David Brooks and the New York Times take a look at where relativism and a refusal to enforce standards has taken us:
The health of society is primarily determined by the habits and virtues of its citizens. In many parts of America there are no minimally agreed upon standards for what it means to be a father. There are no basic codes and rules woven into daily life, which people can absorb unconsciously and follow automatically.
Reintroducing norms will require, first, a moral vocabulary. These norms weren’t destroyed because of people with bad values. They were destroyed by a plague of nonjudgmentalism, which refused to assert that one way of behaving was better than another. People got out of the habit of setting standards or understanding how they were set.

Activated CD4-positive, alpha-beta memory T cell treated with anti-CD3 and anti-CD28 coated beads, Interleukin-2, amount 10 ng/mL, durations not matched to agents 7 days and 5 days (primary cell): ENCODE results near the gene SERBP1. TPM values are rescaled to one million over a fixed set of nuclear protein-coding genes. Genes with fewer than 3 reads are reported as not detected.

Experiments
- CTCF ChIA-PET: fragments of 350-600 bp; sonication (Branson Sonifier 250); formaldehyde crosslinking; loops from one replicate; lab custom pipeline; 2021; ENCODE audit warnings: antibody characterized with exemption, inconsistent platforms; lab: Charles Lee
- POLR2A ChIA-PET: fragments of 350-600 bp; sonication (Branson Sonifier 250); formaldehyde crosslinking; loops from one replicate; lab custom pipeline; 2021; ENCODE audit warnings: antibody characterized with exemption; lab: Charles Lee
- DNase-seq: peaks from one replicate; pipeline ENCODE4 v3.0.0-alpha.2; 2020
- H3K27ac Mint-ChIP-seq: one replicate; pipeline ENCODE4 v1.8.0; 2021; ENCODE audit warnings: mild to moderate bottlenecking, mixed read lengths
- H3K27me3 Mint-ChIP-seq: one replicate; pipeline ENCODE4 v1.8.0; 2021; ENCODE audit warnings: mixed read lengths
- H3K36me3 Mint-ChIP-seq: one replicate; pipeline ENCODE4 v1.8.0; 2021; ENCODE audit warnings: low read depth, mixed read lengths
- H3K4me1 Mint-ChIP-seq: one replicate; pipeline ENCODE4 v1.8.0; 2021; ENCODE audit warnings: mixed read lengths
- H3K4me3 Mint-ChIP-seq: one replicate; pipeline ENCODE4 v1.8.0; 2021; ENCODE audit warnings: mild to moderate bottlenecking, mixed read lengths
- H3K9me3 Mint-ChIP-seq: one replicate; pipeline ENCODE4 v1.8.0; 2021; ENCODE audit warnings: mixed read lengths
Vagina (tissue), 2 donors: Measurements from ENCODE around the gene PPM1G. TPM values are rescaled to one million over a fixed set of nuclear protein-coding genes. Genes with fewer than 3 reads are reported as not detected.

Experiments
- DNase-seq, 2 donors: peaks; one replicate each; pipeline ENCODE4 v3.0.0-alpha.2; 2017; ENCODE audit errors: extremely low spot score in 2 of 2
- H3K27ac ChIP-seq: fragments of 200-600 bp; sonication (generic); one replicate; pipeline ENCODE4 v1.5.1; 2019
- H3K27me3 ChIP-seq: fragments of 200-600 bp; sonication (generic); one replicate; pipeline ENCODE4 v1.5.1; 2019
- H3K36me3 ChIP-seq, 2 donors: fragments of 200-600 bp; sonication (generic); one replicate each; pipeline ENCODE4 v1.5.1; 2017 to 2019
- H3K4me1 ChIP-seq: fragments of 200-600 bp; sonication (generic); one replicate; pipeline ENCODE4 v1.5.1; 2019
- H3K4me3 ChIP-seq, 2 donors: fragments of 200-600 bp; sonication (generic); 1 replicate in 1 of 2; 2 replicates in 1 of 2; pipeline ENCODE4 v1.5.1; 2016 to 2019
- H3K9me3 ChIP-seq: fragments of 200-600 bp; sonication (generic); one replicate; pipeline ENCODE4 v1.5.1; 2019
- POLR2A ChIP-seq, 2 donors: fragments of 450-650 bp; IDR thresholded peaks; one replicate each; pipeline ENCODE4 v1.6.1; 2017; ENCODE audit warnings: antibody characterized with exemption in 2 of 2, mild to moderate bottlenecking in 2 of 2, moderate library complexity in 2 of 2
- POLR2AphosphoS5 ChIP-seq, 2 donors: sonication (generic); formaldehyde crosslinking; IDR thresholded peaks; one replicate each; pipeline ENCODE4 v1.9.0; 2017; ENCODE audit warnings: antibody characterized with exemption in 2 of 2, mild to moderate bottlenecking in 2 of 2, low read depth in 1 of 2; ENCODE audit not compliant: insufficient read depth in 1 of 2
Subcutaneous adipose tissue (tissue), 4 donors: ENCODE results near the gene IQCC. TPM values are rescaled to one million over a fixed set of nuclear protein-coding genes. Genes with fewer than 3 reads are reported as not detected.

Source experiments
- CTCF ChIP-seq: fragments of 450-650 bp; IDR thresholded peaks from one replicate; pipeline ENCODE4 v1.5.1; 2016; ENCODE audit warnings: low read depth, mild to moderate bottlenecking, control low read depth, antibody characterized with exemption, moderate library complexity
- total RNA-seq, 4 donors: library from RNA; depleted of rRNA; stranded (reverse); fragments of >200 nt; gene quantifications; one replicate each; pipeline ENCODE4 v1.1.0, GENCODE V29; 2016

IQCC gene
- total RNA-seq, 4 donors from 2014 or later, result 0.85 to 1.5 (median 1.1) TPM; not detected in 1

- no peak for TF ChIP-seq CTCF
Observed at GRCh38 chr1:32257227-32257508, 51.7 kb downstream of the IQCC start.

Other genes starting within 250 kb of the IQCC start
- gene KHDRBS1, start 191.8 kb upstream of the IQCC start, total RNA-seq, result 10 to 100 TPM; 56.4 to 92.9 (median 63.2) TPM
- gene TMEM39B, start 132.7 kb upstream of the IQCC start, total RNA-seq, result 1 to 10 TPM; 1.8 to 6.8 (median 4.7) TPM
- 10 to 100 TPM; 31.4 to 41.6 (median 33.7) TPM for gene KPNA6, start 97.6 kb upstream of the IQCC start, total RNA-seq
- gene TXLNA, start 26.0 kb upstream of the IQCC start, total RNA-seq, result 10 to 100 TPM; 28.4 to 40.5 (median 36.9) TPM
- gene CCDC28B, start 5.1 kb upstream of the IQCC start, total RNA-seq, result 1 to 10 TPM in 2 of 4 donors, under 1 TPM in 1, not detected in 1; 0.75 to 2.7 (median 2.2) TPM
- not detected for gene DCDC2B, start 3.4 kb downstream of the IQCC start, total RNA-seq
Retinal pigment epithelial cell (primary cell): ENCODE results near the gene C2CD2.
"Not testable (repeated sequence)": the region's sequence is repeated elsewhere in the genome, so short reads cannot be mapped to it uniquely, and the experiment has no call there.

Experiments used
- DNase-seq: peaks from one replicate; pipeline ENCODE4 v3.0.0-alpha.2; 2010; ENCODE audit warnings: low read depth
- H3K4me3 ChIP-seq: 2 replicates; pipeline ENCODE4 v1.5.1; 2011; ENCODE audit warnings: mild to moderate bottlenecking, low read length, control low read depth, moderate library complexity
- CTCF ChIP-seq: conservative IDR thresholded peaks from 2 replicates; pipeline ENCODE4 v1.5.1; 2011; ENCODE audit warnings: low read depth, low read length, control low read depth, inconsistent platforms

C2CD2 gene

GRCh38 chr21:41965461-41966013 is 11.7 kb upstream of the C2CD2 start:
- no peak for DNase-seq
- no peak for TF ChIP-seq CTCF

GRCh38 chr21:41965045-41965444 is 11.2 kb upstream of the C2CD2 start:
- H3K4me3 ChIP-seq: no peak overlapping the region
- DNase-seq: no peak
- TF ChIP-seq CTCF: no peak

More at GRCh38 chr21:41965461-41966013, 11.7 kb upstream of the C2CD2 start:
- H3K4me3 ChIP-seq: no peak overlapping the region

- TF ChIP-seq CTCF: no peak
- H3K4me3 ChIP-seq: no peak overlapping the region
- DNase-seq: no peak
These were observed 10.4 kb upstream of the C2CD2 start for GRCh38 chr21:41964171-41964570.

Nice to see a recognition that in a society where “everything goes,” eventually everything does. But the prescription — ‘reintroducing norms’ — begs the question: whose norms? Whose ‘moral vocabulary?’ And exactly how will we determine which habits and virtues to inculcate?
As Vox (on whose site I found this) points out:
“In light of the failure of secularism and multiculturalism, the nations of the West are going to embrace some past moral structure, absolutist judgments and all. The only question is if it will be pagan or Christian. And the former is considerably less pretty than its historically ignorant proponents understand.”